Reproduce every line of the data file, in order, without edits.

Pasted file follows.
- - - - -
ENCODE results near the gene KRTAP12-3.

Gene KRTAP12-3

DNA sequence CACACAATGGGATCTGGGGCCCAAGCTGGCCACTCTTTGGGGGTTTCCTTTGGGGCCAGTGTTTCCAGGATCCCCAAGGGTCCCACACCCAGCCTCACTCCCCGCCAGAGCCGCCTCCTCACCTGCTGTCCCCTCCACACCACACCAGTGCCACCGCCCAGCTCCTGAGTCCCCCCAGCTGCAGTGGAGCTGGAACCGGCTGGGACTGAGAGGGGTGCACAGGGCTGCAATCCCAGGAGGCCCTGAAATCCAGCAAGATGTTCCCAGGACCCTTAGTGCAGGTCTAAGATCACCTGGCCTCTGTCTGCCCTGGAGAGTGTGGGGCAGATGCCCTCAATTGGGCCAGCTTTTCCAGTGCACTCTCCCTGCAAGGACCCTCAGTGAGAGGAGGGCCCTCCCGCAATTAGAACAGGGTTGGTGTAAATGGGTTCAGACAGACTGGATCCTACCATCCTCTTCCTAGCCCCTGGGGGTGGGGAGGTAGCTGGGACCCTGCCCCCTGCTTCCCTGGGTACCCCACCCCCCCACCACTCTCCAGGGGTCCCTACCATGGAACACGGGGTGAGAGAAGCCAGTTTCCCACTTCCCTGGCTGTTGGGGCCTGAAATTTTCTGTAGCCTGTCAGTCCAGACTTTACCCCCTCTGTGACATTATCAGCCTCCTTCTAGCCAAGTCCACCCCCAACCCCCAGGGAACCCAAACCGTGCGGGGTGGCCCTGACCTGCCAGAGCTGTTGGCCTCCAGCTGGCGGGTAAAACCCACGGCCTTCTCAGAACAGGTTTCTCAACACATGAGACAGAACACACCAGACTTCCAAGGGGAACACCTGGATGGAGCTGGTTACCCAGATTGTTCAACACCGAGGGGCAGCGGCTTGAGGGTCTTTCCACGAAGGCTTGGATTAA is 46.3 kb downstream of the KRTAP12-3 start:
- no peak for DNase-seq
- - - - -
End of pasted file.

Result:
ENCODE results near the gene KRTAP12-3.

Gene KRTAP12-3

DNA sequence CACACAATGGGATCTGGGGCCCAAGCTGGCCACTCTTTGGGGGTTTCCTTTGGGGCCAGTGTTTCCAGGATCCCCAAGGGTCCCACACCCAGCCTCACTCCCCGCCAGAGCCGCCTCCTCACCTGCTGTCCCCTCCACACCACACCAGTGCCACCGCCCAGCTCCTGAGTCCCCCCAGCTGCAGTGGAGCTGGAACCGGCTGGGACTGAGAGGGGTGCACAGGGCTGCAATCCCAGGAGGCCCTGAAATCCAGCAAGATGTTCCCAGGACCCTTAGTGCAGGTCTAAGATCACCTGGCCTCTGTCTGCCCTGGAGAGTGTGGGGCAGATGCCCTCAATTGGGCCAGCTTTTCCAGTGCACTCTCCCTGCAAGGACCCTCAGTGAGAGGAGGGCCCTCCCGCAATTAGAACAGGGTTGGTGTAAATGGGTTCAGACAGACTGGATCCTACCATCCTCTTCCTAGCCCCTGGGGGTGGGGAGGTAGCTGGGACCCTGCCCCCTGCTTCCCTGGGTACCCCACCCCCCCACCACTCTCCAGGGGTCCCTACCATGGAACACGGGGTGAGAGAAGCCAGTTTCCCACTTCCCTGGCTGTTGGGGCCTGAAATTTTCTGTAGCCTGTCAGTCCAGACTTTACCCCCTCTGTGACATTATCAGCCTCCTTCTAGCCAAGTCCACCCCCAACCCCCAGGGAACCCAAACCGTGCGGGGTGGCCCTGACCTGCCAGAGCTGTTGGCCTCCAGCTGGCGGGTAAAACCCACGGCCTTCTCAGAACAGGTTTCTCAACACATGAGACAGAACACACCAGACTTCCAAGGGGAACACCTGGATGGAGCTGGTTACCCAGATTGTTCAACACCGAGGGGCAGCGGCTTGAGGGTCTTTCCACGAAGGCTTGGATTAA is 46.3 kb downstream of the KRTAP12-3 start:
- no peak for DNase-seq